keywords = "G816V, HERG, hypokalemia, I, KCHN2, LQT2, sudden death, ventricular arrhythmia",
author = "Yamini Krishnan and Renjian Zheng and Christine Walsh and Yingying Tang and McDonald, {Thomas V.}",
year = "2012",
month = "1",
doi = "10.1111/j.1540-8159.2011.03222.x",
language = "English (US)",
volume = "35",
pages = "3--16",
journal = "PACE - Pacing and Clinical Electrophysiology",
issn = "0147-8389",
publisher = "Wiley-Blackwell",
number = "1",

}

TY - JOUR

T1 - Partially dominant mutant channel defect corresponding with intermediate LQT2 phenotype

AU - Krishnan, Yamini

AU - Zheng, Renjian

AU - Walsh, Christine

AU - Tang, Yingying

AU - McDonald, Thomas V.

PY - 2012/1

Y1 - 2012/1

N2 - Background: The hereditary Long QT Syndrome is a common cardiac disorder where ventricular repolarization is delayed, abnormally prolonging the QTc interval on electrocardiograms. LQTS is linked to various genetic loci, including the KCNH2 (HERG) gene that encodes the α-subunit of the cardiac potassium channel that carries I Kr. Here, we report and characterize a novel pathologic missense mutation, G816V HERG, in a patient with sudden cardiac death. Methods: Autopsy-derived tissue sample was used for DNA extraction and sequencing from an unexpected sudden death victim. The G816V HERG mutation was studied using heterologous expression in mammalian cell culture, whole cell patch clamp, confocal immunofluorescence, and immunochemical analyses. Results: The mutant G816V HERG channel has reduced protein expression and shows a trafficking defective phenotype that is incapable of carrying current when expressed at physiological temperatures. The mutant channel showed reduced cell surface localization compared to wild-type HERG (WT HERG) but the mutant and wild-type subunits are capable of interacting. Expression studies at reduced temperatures enabled partial rescue of the trafficking defect with appearance of potassium currents, albeit with reduced current density and altered voltage-dependent activation. Lastly, we examined a potential role for hypokalemia as a contributory factor to the patient's lethal arrhythmia by possible low-potassium-induced degradation of WT HERG and haplo-insufficiency of G816V HERG. Conclusion: The G816V mutation in HERG causes a trafficking defect that acts in a partially dominant negative manner. This intermediate severity defect agrees with the mild clinical presentation in other family members harboring the same mutation. Possible hypokalemia in the proband induced WT HERG degradation combined with haplo-insufficiency may have further compromised repolarization reserve and contributed to the lethal arrhythmia.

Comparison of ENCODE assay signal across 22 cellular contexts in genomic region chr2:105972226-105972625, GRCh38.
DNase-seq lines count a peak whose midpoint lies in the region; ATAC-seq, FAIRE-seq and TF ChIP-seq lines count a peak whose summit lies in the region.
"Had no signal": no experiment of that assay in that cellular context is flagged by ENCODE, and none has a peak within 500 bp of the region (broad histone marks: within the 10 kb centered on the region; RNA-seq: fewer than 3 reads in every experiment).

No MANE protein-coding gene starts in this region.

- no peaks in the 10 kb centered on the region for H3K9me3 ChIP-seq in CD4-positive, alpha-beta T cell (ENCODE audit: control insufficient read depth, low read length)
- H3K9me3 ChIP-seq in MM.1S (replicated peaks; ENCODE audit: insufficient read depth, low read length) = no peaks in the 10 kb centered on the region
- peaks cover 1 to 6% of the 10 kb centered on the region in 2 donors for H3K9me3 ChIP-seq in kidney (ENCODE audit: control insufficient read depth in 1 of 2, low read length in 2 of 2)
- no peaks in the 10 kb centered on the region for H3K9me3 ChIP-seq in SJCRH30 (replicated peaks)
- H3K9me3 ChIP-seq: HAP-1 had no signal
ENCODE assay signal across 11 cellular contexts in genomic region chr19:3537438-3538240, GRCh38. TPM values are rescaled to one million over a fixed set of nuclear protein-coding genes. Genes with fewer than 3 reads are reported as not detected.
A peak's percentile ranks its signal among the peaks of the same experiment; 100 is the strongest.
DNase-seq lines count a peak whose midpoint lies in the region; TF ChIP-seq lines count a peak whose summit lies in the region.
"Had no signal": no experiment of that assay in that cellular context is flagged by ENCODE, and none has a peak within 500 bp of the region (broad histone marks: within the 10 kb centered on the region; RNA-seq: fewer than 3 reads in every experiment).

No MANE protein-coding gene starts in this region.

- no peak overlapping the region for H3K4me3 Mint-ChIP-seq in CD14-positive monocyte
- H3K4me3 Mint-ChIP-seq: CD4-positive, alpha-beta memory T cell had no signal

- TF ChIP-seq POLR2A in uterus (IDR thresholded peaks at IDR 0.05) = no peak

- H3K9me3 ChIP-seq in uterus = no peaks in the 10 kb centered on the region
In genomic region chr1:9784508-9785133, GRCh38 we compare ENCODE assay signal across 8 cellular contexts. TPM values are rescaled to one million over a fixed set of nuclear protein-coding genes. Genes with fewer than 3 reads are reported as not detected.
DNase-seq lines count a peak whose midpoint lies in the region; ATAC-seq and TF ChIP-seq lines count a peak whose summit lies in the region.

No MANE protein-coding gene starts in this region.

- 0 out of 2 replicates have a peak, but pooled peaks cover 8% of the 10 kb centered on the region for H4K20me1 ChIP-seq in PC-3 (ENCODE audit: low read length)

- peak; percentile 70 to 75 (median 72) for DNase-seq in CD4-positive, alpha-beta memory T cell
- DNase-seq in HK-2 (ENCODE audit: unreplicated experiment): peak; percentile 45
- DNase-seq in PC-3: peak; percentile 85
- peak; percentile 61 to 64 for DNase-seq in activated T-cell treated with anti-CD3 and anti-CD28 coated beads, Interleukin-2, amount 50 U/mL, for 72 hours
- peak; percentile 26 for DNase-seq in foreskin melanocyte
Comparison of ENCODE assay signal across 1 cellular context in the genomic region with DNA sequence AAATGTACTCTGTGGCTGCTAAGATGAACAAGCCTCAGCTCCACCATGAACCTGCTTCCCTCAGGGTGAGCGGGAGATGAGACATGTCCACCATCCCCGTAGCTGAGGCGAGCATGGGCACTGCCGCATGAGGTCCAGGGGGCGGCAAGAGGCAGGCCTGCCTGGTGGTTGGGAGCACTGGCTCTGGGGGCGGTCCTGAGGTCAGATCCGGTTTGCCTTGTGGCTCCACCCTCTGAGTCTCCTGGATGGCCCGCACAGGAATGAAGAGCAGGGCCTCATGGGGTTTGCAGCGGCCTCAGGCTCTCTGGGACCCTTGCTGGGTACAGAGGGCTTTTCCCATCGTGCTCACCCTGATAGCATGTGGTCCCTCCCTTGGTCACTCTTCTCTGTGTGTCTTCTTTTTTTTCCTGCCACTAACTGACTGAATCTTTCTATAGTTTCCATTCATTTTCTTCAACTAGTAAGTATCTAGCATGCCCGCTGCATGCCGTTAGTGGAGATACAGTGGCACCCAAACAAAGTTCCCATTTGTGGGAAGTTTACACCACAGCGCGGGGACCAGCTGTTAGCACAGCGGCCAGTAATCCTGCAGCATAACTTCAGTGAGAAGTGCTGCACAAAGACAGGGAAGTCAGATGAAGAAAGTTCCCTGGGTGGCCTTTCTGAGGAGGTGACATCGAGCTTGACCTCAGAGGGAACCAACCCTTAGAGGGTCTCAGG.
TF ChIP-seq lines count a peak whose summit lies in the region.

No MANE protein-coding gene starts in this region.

AB - Background: The hereditary Long QT Syndrome is a common cardiac disorder where ventricular repolarization is delayed, abnormally prolonging the QTc interval on electrocardiograms. LQTS is linked to various genetic loci, including the KCNH2 (HERG) gene that encodes the α-subunit of the cardiac potassium channel that carries I Kr. Here, we report and characterize a novel pathologic missense mutation, G816V HERG, in a patient with sudden cardiac death. Methods: Autopsy-derived tissue sample was used for DNA extraction and sequencing from an unexpected sudden death victim. The G816V HERG mutation was studied using heterologous expression in mammalian cell culture, whole cell patch clamp, confocal immunofluorescence, and immunochemical analyses. Results: The mutant G816V HERG channel has reduced protein expression and shows a trafficking defective phenotype that is incapable of carrying current when expressed at physiological temperatures. The mutant channel showed reduced cell surface localization compared to wild-type HERG (WT HERG) but the mutant and wild-type subunits are capable of interacting. Expression studies at reduced temperatures enabled partial rescue of the trafficking defect with appearance of potassium currents, albeit with reduced current density and altered voltage-dependent activation. Lastly, we examined a potential role for hypokalemia as a contributory factor to the patient's lethal arrhythmia by possible low-potassium-induced degradation of WT HERG and haplo-insufficiency of G816V HERG. Conclusion: The G816V mutation in HERG causes a trafficking defect that acts in a partially dominant negative manner. This intermediate severity defect agrees with the mild clinical presentation in other family members harboring the same mutation. Possible hypokalemia in the proband induced WT HERG degradation combined with haplo-insufficiency may have further compromised repolarization reserve and contributed to the lethal arrhythmia.

KW - G816V

KW - HERG

KW - hypokalemia

KW - I

KW - KCHN2

KW - LQT2

KW - sudden death

KW - ventricular arrhythmia

UR - http://www.scopus.com/inward/record.url?scp=84855897480&partnerID=8YFLogxK

UR - http://www.scopus.com/inward/citedby.url?scp=84855897480&partnerID=8YFLogxK

U2 - 10.1111/j.1540-8159.2011.03222.x

DO - 10.1111/j.1540-8159.2011.03222.x

M3 - Article

VL - 35

SP - 3

EP - 16

JO - PACE - Pacing and Clinical Electrophysiology

JF - PACE - Pacing and Clinical Electrophysiology

SN - 0147-8389

IS - 1

ER -